Originally published February 21 2015
Accuracy of fitness trackers called into question
by Jennifer Lilley
(NaturalNews) If you're wearing a fitness tracker to gauge your physical activity and the calories you've burned, you may want to reconsider the numbers you see at the end of your workout or day. The truth is, what you see may be far from accurate. In fact, the results could be way off base in either direction; research has shown that there are differences in the calorie expenditure reported among various trackers despite the physical activity being exactly the same.
This is disturbing news for health-conscious people who often spend a great deal of money on fitness trackers. Indeed, a lot of people are dishing out the dollars for these items; it's thought that by 2018, about 130 million of them will have been sold worldwide. That's a lot of people who are relying on accurate reporting to learn more about and improve their health. That's also a lot of people who should be shocked to learn that, according to a University of Iowa study, some fitness trackers have overestimated calorie burn by up to 40 percent.(1)
That's when Anna Magee, editor of the health site Healthista.com comes into play. Spurred by her own observation of calorie inaccuracies among the Nike+ FuelBand and the Misfit Shine, she was determined to settle the debate once and for all. As such, she put several popular brands to the test.
First, she tried testing several of these devices on her own. The trackers she used were the Nike+ FuelBand, Misfit Shine, Jawbone Up, FitBit Flex, Garmin Vivofit and the Ki Fit. She strapped the six of them to her arms, then went about a fitness routine that included a half-hour morning workout, a 25-minute walk to her workplace, typing all day and then walking another 25 minutes home at the end of the day.(2)
Six fitness trackers, all with different calorie expenditure resultsMagee found every single one of them to report variations in calorie expenditure; between all of them, it was estimated that she burned between 1,591 and 2,196 calories.(2)
That's when Magee took the testing up a notch. Alongside exercise science professor Dylan Thompson from the United Kingdom's University of Bath, she tested the wearable fitness tracking bands against an indirect calorimetry machine while wearing a mask to measure her carbon dioxide and oxygen levels. Then, she started walking.(2)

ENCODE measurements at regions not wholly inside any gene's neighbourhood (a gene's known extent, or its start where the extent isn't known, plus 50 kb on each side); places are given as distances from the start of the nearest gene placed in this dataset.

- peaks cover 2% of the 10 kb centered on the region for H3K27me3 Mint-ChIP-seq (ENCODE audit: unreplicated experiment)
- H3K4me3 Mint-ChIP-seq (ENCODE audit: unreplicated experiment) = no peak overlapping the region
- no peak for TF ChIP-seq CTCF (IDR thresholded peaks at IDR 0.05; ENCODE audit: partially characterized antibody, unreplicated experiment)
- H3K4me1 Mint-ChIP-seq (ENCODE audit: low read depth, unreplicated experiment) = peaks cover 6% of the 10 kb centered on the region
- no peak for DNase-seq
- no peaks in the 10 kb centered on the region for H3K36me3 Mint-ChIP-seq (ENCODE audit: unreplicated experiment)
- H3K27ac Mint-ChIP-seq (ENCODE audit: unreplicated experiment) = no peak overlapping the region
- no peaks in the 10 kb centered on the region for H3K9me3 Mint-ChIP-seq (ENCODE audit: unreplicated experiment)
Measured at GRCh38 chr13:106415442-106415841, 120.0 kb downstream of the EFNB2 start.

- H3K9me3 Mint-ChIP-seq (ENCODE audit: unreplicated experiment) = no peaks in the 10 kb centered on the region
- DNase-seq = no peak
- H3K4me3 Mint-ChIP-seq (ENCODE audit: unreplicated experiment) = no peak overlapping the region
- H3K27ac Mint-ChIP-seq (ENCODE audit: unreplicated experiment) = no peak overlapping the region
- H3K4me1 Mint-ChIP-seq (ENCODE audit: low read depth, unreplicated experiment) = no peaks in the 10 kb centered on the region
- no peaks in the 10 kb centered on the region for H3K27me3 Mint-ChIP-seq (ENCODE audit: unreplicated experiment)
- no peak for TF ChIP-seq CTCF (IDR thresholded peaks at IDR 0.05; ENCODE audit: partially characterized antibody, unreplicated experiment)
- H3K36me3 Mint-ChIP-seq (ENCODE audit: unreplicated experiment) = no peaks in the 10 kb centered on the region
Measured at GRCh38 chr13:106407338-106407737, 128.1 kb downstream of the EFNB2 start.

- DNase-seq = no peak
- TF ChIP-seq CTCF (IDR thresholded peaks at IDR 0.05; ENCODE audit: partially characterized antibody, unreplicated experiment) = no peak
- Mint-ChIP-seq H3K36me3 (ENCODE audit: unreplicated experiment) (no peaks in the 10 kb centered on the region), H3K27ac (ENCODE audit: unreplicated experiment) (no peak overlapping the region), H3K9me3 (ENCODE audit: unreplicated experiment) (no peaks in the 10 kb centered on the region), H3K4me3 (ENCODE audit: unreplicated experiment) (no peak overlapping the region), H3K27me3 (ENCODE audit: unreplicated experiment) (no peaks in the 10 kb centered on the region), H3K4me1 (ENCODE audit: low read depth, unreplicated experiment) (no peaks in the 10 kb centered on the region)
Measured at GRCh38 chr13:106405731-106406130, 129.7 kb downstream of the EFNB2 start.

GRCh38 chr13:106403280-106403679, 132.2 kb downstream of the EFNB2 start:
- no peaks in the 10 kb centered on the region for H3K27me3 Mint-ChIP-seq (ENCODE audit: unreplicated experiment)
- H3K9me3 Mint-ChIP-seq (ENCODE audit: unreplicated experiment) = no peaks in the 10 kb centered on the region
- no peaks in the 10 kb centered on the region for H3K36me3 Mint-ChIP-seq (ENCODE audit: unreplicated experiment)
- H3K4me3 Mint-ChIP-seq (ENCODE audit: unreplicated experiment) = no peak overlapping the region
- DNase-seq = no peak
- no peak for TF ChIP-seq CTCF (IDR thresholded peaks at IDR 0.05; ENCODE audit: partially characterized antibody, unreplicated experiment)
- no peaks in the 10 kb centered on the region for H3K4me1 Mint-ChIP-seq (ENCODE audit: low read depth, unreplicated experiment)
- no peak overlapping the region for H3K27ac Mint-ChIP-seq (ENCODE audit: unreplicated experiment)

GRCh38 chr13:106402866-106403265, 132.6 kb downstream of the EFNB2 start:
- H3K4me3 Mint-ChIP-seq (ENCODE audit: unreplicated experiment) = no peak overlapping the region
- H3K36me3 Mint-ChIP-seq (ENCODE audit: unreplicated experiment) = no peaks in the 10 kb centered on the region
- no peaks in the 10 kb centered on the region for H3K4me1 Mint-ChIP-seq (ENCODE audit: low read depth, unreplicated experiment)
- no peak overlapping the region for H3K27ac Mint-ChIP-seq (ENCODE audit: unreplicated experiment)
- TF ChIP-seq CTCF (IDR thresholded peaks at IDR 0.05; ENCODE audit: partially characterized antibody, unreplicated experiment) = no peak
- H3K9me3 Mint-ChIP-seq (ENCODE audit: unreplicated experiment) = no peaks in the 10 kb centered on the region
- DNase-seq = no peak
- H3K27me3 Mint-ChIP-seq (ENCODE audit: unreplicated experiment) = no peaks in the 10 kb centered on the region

Once again, the results are bothersome.
The reliable calorimetry machine reported that she burned 28.2 calories. Fitbit Flex reported numbers that were nearly double, coming in at 54 calories. Nike's FuelBand reported 30 calories, Jawbone Up came in at 38, Misfit Shine reported 49, Garmin Vivofit said 26 and Ki Fit displayed that 40 were burned.(2)
People have been "drinking the fitness tracker Kool Aid"These devices, she wrote, "might not be the weight loss panacea they're often made out to be." In her Healthista.com article on this topic, she added, "I have been drinking the fitness tracker Kool-Aid for the last six months."(3)
Unfortunately, it would appear that so too have millions of people around the globe. For some, they're as much a style statement as they are something that provides health information; celebrities such as Katy Perry, Gwyneth Paltrow and Jessica Alba have been known to wear fitness trackers. For the most part, however, people are taking issue with faulty readings that may be ruining their weight loss or other health-related goals.(3)
Interestingly, as of this writing, none of the manufacturers of the brands in question responded to inquiries about the inaccuracies. Furthermore, Gregory Welk, a professor of kinesiology at Iowa State University, noted, "There's little published data from manufacturers on the validity of these fitness monitors."(1,2)
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